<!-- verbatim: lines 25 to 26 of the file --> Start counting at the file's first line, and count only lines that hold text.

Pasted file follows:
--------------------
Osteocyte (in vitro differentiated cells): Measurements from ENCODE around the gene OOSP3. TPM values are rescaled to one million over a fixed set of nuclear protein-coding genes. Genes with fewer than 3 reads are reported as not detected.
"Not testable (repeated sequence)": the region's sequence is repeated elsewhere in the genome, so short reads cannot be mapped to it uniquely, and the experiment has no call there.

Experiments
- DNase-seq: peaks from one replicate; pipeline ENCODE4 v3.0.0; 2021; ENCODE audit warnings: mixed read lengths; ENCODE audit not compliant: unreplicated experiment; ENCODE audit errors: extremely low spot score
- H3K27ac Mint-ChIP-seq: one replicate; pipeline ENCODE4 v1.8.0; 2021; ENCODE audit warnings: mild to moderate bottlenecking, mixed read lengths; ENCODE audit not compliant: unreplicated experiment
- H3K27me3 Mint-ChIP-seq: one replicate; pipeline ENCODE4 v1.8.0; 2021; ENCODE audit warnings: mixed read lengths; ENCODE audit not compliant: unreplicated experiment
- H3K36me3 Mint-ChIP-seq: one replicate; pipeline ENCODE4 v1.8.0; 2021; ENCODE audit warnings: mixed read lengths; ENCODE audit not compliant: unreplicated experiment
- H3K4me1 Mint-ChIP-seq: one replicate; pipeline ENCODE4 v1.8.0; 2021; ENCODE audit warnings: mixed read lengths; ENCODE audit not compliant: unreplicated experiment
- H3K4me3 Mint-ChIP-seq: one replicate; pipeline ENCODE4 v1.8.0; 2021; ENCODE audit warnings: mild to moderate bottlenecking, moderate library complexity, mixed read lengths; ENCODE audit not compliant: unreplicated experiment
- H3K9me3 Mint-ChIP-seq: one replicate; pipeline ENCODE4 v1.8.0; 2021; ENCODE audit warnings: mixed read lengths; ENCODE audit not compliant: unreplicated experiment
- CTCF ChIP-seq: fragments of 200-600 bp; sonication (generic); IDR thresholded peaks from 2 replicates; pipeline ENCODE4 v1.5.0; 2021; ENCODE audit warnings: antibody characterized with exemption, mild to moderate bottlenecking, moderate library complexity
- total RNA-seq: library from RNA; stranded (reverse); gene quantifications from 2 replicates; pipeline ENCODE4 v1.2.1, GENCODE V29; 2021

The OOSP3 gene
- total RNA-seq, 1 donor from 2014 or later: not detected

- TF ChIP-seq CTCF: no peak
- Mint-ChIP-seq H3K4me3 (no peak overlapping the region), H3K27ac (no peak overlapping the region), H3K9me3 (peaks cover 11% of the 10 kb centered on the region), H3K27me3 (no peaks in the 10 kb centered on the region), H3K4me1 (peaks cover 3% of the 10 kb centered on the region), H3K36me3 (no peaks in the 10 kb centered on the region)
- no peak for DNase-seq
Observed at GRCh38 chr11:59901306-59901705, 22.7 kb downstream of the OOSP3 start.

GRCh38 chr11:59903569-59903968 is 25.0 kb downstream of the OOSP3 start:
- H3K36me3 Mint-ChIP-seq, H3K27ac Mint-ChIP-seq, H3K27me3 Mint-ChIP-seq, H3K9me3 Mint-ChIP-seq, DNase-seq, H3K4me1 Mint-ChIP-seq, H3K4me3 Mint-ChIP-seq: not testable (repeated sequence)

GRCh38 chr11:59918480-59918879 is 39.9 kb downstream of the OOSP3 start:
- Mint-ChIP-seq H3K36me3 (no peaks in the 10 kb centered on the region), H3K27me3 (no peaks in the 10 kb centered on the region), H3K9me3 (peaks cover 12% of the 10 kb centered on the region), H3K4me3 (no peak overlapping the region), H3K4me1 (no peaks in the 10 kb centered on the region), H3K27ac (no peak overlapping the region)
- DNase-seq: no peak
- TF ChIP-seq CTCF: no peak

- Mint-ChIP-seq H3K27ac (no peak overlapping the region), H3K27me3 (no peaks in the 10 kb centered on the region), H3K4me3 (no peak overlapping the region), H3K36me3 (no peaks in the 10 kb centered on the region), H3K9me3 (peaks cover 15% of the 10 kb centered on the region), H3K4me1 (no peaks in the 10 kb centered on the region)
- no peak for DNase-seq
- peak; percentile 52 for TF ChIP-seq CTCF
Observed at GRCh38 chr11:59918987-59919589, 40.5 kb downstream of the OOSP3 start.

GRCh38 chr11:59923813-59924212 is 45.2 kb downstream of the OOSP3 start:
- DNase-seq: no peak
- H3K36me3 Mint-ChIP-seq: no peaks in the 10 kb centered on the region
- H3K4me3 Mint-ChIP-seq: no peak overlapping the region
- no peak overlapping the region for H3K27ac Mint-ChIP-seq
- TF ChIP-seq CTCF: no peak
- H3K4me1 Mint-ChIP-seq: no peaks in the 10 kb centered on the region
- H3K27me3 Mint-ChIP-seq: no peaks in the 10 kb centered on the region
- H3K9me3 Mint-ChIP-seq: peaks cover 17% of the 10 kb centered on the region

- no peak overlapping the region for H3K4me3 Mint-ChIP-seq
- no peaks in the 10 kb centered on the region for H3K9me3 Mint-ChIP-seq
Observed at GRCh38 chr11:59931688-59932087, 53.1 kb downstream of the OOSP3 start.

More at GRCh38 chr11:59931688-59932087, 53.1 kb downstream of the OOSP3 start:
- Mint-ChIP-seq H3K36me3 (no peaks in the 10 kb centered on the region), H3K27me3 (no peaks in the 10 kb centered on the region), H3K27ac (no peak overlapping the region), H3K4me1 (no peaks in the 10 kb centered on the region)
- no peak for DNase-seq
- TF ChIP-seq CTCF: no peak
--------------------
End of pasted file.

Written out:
- Mint-ChIP-seq H3K27ac (no peak overlapping the region), H3K27me3 (no peaks in the 10 kb centered on the region), H3K4me3 (no peak overlapping the region), H3K36me3 (no peaks in the 10 kb centered on the region), H3K9me3 (peaks cover 15% of the 10 kb centered on the region), H3K4me1 (no peaks in the 10 kb centered on the region)
- no peak for DNase-seq